The trailer for We Have A Ghost didn't make it look that good, but I decided to give it a go anyway. I'm optimistic/stupid like that. Often. Anyway, not to beat around the bush, the film is as bad as the trailer makes it out to be. Maybe even worse.
Adapted from a short story by Geoff Manaugh, this is the tale of a family moving into a house and finding out, as you may have already guessed, that they have a ghost. His name is Ernest (David Harbour), although that might just be the name on the shirt he is wearing. While Ernest starts to form a firm friendship with Kevin (Jahi Winston), it's not long until dad, Frank (Anthony Mackie), upsets things by trying to capitalise on the situation, making use of viral videos to hopefully make the situation profitable. Kevin really wants to help Ernest, but Frank seems to just want to help himself (and, by extension, the family bank balance). All of the interest in Ernest, and the house, draws young Joy (a neighbour, played by Isabella Russo) into the situation, and piques the interest of a long-time ghost hunter named Dr. Leslie Monroe (Tig Notaro).
Written and directed by Christopher Landon, who has given us a few enjoyable genre mash-ups over the past few years (he helmed both Happy Death Day movies, as well as Freaky), We Have A Ghost is a hugely disappointing mess. If you want something that mixes ghosts with a mystery thriller, adding quirky characters and a real emotional heart to everything, then the gold standard is still The Frighteners, which I encourage everyone to watch ahead of this. Instead of focusing on how to better balance the different aspects of the plot, Landon instead seems to become preoccupied with showing how quickly a ghost would be embraced by everyone on social media.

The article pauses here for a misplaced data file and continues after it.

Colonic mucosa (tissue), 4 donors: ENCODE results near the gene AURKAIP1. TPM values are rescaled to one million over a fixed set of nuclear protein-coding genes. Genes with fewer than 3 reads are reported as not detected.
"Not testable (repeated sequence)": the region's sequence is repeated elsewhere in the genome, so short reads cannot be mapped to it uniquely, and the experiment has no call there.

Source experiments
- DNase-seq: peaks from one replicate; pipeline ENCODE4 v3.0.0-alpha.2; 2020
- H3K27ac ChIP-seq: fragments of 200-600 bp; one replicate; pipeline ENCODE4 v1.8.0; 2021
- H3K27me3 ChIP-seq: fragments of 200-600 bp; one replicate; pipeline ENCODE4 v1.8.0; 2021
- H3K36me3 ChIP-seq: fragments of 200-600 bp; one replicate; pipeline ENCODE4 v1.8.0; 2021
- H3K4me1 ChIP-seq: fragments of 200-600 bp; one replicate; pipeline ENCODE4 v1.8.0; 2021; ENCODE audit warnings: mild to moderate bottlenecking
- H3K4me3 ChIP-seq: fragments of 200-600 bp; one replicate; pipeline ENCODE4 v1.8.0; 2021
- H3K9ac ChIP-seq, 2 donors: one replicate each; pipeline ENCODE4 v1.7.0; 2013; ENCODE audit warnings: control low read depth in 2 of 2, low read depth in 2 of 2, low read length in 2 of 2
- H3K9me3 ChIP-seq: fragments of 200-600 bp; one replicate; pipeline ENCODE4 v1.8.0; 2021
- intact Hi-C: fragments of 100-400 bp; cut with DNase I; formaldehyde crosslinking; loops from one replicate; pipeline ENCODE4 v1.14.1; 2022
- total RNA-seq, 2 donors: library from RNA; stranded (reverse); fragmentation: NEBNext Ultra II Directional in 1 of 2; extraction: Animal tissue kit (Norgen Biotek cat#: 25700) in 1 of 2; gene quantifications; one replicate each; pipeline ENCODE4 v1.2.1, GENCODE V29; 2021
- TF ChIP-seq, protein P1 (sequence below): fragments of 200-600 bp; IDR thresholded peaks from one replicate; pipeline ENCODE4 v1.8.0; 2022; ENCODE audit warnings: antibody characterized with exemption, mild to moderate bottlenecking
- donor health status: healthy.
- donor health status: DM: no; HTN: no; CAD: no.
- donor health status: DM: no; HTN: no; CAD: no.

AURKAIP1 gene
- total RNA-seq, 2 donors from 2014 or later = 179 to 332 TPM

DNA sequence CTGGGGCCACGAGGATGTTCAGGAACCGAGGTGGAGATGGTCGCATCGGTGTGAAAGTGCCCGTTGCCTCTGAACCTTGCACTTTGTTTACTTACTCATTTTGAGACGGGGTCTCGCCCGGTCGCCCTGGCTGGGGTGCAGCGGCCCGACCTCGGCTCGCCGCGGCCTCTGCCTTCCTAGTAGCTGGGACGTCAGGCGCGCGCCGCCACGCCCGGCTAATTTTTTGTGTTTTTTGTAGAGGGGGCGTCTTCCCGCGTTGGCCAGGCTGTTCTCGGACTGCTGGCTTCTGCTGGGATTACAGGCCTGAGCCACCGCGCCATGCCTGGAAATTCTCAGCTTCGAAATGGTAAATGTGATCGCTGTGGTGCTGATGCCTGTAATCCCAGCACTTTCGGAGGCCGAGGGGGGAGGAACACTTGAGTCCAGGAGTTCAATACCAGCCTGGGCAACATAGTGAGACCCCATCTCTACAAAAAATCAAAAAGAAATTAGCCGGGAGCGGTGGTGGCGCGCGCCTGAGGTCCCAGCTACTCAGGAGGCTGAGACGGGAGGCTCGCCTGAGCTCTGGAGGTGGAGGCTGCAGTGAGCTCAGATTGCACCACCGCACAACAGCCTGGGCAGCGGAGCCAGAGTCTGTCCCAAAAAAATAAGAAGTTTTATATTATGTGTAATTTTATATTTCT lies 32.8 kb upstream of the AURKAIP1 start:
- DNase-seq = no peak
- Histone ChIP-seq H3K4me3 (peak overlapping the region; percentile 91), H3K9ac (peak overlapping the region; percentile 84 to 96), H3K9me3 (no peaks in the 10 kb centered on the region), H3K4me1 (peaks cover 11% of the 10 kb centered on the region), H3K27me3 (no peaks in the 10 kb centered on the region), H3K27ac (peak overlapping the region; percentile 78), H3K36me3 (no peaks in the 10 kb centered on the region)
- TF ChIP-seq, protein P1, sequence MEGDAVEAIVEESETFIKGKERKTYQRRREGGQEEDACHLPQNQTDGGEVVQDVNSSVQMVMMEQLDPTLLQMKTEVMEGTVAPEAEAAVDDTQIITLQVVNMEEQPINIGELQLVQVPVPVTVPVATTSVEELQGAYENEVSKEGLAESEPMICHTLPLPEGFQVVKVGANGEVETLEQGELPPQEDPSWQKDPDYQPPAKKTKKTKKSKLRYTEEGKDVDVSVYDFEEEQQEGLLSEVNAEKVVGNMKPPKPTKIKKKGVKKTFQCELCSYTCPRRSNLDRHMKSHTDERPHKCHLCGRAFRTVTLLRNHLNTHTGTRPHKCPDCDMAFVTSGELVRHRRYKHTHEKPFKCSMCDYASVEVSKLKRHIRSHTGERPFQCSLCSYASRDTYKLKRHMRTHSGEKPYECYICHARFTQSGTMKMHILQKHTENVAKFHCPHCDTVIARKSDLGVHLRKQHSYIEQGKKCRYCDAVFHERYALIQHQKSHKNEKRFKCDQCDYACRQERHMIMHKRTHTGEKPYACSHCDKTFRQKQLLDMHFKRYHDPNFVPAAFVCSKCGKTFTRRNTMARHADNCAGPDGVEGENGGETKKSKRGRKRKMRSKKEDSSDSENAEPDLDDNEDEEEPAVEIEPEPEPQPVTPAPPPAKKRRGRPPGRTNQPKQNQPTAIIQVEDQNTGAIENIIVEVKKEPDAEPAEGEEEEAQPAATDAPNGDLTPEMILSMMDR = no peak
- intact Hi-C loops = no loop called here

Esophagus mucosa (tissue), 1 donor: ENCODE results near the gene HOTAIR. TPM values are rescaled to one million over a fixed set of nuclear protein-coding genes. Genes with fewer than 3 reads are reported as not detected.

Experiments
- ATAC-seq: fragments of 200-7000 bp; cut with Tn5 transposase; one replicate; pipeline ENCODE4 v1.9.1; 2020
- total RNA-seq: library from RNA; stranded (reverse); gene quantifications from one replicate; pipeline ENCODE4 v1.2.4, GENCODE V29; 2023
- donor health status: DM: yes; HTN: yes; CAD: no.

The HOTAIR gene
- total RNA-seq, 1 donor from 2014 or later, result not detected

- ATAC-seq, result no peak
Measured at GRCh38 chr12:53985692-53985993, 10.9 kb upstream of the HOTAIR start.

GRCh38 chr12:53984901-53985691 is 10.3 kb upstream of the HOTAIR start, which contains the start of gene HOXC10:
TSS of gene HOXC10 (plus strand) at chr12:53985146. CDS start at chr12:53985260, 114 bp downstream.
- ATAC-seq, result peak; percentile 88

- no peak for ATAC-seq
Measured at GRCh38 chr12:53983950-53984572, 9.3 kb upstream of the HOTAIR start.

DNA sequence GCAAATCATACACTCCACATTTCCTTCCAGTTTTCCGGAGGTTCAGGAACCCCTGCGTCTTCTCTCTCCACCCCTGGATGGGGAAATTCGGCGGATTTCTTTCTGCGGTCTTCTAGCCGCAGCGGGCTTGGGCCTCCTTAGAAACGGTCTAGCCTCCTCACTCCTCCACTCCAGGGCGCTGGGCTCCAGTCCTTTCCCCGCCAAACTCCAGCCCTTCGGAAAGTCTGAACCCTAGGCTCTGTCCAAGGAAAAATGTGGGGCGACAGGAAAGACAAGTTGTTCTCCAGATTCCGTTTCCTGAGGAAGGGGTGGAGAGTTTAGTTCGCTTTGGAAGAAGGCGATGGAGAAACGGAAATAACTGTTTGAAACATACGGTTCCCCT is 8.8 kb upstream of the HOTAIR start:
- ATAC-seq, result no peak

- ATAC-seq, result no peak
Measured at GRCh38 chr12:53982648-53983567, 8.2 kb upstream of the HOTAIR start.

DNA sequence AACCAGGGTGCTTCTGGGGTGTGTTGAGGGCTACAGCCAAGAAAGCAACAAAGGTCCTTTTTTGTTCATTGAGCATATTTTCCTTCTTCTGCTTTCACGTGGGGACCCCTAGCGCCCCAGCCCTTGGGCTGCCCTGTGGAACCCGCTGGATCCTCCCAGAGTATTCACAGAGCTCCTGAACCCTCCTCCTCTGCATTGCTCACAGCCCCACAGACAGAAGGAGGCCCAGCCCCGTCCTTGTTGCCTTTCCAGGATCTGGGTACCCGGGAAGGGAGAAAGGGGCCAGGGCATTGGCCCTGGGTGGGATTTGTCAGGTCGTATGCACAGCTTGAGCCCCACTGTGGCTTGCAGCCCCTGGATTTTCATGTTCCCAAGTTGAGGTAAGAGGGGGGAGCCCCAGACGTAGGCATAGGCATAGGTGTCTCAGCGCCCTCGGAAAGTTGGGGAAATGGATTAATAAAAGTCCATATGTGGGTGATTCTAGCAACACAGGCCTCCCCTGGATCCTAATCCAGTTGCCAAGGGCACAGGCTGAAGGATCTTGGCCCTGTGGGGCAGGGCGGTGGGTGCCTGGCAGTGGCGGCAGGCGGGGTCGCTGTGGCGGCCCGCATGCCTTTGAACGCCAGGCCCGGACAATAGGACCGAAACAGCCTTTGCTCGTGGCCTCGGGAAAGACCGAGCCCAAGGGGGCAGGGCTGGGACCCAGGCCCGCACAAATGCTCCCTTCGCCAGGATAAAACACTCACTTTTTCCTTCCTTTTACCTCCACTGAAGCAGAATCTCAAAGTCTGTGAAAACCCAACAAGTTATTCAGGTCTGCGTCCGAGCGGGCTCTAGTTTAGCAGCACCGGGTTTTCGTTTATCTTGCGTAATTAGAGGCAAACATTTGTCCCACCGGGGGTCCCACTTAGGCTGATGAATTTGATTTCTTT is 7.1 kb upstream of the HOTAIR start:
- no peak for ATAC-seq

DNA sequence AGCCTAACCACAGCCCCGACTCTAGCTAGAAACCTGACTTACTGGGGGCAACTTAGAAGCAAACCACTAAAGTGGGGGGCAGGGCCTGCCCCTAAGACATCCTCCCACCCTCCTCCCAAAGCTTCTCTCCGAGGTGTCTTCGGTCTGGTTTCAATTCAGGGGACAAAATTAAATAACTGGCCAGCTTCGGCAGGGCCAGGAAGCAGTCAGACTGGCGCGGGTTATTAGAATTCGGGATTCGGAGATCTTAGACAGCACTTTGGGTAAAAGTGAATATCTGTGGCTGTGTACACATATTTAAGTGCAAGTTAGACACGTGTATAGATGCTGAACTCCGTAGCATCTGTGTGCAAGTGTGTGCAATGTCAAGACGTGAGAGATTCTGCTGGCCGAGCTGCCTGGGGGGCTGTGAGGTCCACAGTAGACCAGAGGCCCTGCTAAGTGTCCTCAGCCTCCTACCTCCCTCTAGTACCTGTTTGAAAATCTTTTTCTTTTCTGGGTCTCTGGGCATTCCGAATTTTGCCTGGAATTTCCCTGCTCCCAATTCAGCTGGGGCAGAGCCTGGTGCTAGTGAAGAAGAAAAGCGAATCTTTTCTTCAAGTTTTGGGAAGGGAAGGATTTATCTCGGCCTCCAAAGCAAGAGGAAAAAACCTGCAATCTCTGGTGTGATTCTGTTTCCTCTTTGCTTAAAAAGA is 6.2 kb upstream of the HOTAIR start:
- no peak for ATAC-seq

The cast aren't at fault, but they are restrained by a script that doesn't treat them as well as it should. Harbour, a likeable and charismatic actor, is given a role that doesn't allow him to speak, with one notable exception. Winston and Russo sometimes feel like the lead characters, but aren't fully trusted to carry the film. They do well though, despite some horribly misjudged moments forcing their relationship towards something more than just friends. Mackie is stuck having to play the selfish dad, Erica Ash plays the scared mother (her initial reaction to Ernest could have been pulled from a 1940s Universal movie, and I don't mean that in a good way), and Niles Fitch is enjoyably unfazed by things, playing Kevin's slightly older, and more vain, brother. Notaro is good in her role, but her role is rendered quite redundant by the third act, and both Tom Bower and Steve Coulter take on the most predictable roles in the whole movie. Seriously, you will have their character journeys fully plotted out by the time you first see them.
There are a few good moments here and there, particularly the scenes that have Winston and Russo fast becoming firm friends, and a sequence featuring Jennifer Coolidge is as fun as it is marred by horrible CGI, but there's far too much here that just doesn't work. The 2+ hour runtime should have been trimmed down, none of the music choices work (some of the score from Bear McCreary is okay, but attempted needle-drops miss the mark by a long way), and the third act is so unsatisfying that it will probably disappoint all but the most forgiving of viewers.
Viewers in just the right age bracket for this may enjoy it much more, young enough to enjoy the idea without being too young to be freaked out by the bits that try to be a bit more tense, but everyone else would do well to avoid this one. Like the central character, it's dead on arrival.
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